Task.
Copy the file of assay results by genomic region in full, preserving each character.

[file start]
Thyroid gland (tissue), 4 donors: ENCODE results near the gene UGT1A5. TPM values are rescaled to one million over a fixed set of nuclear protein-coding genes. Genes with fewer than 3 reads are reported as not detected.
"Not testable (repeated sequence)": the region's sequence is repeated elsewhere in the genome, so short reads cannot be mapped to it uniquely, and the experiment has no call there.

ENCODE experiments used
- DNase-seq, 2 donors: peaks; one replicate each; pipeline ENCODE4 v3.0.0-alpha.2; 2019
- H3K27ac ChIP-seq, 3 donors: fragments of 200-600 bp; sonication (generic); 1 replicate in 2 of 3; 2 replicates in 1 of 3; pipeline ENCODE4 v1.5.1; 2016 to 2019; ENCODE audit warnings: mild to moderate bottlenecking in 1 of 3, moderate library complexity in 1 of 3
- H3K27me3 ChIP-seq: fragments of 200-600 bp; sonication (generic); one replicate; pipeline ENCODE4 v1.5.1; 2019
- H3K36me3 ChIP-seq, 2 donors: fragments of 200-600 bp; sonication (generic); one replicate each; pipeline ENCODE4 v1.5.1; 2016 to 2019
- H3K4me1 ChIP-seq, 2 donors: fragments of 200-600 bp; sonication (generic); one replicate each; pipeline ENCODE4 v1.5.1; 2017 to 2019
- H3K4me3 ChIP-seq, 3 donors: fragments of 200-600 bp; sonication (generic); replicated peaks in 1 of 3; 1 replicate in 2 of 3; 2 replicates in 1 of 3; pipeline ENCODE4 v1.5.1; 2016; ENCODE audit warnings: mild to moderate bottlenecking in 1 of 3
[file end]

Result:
Thyroid gland (tissue), 4 donors: ENCODE results near the gene UGT1A5. TPM values are rescaled to one million over a fixed set of nuclear protein-coding genes. Genes with fewer than 3 reads are reported as not detected.
"Not testable (repeated sequence)": the region's sequence is repeated elsewhere in the genome, so short reads cannot be mapped to it uniquely, and the experiment has no call there.

ENCODE experiments used
- DNase-seq, 2 donors: peaks; one replicate each; pipeline ENCODE4 v3.0.0-alpha.2; 2019
- H3K27ac ChIP-seq, 3 donors: fragments of 200-600 bp; sonication (generic); 1 replicate in 2 of 3; 2 replicates in 1 of 3; pipeline ENCODE4 v1.5.1; 2016 to 2019; ENCODE audit warnings: mild to moderate bottlenecking in 1 of 3, moderate library complexity in 1 of 3
- H3K27me3 ChIP-seq: fragments of 200-600 bp; sonication (generic); one replicate; pipeline ENCODE4 v1.5.1; 2019
- H3K36me3 ChIP-seq, 2 donors: fragments of 200-600 bp; sonication (generic); one replicate each; pipeline ENCODE4 v1.5.1; 2016 to 2019
- H3K4me1 ChIP-seq, 2 donors: fragments of 200-600 bp; sonication (generic); one replicate each; pipeline ENCODE4 v1.5.1; 2017 to 2019
- H3K4me3 ChIP-seq, 3 donors: fragments of 200-600 bp; sonication (generic); replicated peaks in 1 of 3; 1 replicate in 2 of 3; 2 replicates in 1 of 3; pipeline ENCODE4 v1.5.1; 2016; ENCODE audit warnings: mild to moderate bottlenecking in 1 of 3